Soros and Chatterjee allege that Plaintiffs did not state a valid claim against C-S Aviation in the North Carolina Action. (2010 Soros Answer to Am. Compl. ¶ 45.) In North Carolina, failure to state a claim is a defense that can be raised at any time until judgment. N.C. R. Civ. P. 12(b), (h)(2). The Court therefore grants Plaintiffs' motion to strike the sixteenth affirmative defense.
6. Seventeenth Affirmative Defense
Soros challenges Coreolis's and TradeWinds Holdings's standing in the North Carolina Action. (2010 Soros Answer to Am. Compl. ¶ 46.) Standing is a component of subject matter jurisdiction. See Aubin v. Susi , 560 S.E.2d 875, 878 ( N.C. Ct. App. 2002). Therefore, this Court cannot strike this jurisdictional defense for the same reason it cannot strike the fifteenth affirmative defense. See also Underwriters Nat'l Assurance , 455 U.S. at 704-05.
7. Twentieth Affirmative Defense
Defendants allege that Plaintiffs entered into an accord and satisfaction with C-S Aviation. (2010 Soros Answer to Am. Compl. ¶ 49.) Accord and satisfaction is an affirmative defense in North Carolina that must be asserted in the responsive pleading. N.C. R. Civ. P. 8(c), 12(b). Therefore, the Court grants Plaintiffs' motion to strike the twentieth affirmative defense.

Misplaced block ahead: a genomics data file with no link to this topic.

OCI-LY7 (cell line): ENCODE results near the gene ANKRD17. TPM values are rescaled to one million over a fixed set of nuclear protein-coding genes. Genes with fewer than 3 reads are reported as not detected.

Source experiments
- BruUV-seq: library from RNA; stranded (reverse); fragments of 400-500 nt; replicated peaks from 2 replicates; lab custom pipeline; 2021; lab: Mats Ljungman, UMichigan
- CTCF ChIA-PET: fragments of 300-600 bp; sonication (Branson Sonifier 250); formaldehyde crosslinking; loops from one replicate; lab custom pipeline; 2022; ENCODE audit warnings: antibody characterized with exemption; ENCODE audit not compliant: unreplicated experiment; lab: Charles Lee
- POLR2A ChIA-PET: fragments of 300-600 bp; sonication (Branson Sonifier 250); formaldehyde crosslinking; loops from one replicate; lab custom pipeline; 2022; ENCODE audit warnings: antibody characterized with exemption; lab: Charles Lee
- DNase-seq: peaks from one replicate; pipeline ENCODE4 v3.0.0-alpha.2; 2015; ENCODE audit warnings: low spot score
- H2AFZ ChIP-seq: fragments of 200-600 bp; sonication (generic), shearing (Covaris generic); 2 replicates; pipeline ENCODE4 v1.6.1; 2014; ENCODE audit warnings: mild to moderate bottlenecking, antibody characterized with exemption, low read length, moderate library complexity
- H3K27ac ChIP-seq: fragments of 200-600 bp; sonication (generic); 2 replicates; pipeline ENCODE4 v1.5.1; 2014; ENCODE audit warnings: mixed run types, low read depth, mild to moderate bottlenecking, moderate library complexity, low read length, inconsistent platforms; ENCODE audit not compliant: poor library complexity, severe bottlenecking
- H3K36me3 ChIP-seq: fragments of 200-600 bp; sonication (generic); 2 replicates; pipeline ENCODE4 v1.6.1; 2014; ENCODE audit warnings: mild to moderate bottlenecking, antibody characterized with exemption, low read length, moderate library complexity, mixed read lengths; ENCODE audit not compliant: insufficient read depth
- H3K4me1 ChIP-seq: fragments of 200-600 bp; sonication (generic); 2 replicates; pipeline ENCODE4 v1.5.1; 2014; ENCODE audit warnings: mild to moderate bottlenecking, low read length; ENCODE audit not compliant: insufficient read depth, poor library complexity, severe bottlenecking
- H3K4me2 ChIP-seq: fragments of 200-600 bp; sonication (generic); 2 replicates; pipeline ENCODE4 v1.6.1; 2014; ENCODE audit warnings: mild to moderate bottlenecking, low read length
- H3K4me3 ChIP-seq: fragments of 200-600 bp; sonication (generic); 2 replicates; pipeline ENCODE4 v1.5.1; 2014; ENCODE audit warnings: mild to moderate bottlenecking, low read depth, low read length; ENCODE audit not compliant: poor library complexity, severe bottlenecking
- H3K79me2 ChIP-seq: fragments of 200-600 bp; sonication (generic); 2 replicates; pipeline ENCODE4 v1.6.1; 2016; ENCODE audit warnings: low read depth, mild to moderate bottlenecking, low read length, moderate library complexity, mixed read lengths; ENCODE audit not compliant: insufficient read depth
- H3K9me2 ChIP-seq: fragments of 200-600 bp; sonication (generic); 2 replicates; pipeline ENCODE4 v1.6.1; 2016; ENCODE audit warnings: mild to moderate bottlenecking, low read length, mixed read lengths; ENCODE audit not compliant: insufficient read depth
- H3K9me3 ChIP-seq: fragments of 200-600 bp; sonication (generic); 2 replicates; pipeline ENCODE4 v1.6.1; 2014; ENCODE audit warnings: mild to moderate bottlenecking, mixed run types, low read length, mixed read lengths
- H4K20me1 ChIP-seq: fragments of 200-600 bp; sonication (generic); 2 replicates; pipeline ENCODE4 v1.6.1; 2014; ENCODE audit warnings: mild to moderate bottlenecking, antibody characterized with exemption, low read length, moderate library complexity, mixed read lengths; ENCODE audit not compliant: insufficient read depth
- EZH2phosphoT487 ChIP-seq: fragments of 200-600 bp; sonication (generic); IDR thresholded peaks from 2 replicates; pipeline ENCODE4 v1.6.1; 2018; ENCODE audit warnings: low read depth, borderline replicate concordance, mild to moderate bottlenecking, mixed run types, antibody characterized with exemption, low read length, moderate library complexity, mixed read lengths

8. Twenty-First Affirmative Defense
Soros and Chatterjee allege that "Plaintiffs have failed to mitigate damages." (2010 Soros Answer to Am. Compl. ¶ 50.) This defense is clearly directed at the damages awarded to the Plaintiffs in the North Carolina default judgment. It is not a defense against the instant litigation, which merely seeks to enforce that judgment against Defendants personally. (2008 Third Am. Compl. ¶ 27; 2010 Am. Compl. ¶ 29.)
North Carolina courts recognize failure to mitigate damages as an affirmative defense, see, e.g., Barfield v. Matos , 714 S.E.2d 812, 817 ( N.C. Ct. App. 2011), which means it must be raised in the responsive pleading, N.C. R. Civ. P. 12(b). The Court therefore grants Plaintiffs' motion to strike the twenty-first affirmative defense.
For the foregoing reasons, Plaintiffs' motion to strike Defendants' sixteenth, twentieth, and twenty-first affirmative defenses is granted. Plaintiff's motion to strike the second, thirteenth, fourteenth, fifteenth, and seventeenth affirmative
defenses is denied, except that the surviving affirmative defenses may not be used to litigate the merits of the North Carolina Action. Defendants may not use the second, thirteenth, or fourteenth affirmative defenses to pursue discovery as to the North Carolina Action.